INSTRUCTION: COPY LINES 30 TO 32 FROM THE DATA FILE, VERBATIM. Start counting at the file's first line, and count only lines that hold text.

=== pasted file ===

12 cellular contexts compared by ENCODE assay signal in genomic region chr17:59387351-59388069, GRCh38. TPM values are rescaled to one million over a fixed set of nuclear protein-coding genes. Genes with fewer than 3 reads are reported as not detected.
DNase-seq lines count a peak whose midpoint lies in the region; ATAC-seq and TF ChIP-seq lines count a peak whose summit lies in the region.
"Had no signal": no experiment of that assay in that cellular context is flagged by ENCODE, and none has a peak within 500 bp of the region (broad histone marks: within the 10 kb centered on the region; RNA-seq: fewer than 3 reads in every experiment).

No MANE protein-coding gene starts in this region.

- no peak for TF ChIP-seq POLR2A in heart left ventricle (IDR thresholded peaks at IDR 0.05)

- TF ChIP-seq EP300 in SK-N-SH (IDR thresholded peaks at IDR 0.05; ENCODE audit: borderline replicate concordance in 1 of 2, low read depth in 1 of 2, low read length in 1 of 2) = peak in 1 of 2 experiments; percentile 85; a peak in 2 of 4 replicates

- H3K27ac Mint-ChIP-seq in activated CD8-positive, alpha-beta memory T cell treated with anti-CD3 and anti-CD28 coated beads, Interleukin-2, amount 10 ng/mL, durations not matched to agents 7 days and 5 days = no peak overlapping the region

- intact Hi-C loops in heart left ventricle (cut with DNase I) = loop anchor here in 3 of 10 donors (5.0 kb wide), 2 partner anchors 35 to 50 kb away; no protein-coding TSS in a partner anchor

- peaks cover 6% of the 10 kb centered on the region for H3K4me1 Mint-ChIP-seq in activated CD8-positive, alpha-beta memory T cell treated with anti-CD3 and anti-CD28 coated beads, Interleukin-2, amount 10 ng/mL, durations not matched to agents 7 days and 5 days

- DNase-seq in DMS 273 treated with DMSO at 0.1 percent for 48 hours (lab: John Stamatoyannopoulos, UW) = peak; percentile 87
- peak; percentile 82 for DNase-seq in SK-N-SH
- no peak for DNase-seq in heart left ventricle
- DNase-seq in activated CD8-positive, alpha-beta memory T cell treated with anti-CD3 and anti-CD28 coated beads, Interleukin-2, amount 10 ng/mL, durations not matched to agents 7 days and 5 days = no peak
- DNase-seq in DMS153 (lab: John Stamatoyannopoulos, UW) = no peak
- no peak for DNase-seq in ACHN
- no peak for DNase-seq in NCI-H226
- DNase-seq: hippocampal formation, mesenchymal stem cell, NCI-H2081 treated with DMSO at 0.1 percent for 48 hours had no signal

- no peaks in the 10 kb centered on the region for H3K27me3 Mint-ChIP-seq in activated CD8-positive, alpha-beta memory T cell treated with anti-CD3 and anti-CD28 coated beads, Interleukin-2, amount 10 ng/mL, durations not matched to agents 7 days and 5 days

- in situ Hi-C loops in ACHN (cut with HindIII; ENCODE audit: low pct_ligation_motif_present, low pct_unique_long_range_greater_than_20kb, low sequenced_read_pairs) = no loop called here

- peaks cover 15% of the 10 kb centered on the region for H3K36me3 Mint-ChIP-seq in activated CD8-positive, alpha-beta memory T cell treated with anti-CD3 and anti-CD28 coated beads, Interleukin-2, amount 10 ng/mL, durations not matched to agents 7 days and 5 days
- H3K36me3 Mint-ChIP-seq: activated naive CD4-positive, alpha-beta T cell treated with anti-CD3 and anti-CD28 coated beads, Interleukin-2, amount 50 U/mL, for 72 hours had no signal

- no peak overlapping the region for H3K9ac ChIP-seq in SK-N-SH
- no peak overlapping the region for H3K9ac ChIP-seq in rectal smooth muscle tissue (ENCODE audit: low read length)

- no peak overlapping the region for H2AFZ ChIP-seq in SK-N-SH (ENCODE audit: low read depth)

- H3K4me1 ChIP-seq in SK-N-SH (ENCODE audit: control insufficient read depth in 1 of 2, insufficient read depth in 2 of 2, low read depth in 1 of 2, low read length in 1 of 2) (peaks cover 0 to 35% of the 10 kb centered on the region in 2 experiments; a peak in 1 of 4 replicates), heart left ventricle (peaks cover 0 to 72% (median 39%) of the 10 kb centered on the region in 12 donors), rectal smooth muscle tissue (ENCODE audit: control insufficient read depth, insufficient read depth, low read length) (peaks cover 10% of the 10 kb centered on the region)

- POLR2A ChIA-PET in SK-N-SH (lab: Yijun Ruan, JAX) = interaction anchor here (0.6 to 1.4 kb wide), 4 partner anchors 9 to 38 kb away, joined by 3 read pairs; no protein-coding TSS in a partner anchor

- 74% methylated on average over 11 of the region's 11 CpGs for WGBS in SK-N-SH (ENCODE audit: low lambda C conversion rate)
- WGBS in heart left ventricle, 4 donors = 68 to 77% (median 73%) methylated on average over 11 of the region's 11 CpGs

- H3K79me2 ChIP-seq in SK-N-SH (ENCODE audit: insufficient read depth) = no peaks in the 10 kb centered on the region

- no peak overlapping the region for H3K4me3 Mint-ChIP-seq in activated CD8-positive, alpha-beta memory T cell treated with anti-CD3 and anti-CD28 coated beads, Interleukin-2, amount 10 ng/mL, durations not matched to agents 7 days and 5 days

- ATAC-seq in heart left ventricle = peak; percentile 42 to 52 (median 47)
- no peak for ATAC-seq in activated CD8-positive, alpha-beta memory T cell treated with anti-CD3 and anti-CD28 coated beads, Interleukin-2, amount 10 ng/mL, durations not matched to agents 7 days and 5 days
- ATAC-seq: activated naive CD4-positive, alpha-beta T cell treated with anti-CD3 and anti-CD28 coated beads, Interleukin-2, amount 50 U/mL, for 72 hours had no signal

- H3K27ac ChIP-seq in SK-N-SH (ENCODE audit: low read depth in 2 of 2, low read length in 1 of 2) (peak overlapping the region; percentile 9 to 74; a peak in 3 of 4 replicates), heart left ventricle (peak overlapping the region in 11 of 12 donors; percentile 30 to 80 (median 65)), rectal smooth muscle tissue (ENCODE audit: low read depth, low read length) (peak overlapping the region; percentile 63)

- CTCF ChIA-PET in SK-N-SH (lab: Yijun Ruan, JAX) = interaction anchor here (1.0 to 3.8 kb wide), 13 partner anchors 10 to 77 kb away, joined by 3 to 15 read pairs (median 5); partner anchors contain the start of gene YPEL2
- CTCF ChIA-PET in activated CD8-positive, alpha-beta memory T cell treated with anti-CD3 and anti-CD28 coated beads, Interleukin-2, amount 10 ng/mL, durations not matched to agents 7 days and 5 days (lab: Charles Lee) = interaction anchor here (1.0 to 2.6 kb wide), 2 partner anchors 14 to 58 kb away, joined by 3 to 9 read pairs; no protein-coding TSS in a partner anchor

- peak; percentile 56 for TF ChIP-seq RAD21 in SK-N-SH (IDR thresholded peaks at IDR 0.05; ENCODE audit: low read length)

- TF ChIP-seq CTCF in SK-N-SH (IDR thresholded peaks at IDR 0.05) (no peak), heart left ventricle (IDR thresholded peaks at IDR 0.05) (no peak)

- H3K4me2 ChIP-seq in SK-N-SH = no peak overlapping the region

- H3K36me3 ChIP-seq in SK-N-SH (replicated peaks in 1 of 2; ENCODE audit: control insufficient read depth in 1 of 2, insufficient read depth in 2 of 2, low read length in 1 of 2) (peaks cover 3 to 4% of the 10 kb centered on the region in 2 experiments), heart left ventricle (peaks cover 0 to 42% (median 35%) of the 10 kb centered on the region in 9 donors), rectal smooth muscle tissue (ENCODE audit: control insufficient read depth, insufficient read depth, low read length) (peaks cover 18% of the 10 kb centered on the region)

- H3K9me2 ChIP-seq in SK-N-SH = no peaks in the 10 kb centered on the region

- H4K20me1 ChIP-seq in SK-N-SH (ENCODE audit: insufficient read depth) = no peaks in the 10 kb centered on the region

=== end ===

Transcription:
- no peak overlapping the region for H3K4me3 Mint-ChIP-seq in activated CD8-positive, alpha-beta memory T cell treated with anti-CD3 and anti-CD28 coated beads, Interleukin-2, amount 10 ng/mL, durations not matched to agents 7 days and 5 days

- ATAC-seq in heart left ventricle = peak; percentile 42 to 52 (median 47)
- no peak for ATAC-seq in activated CD8-positive, alpha-beta memory T cell treated with anti-CD3 and anti-CD28 coated beads, Interleukin-2, amount 10 ng/mL, durations not matched to agents 7 days and 5 days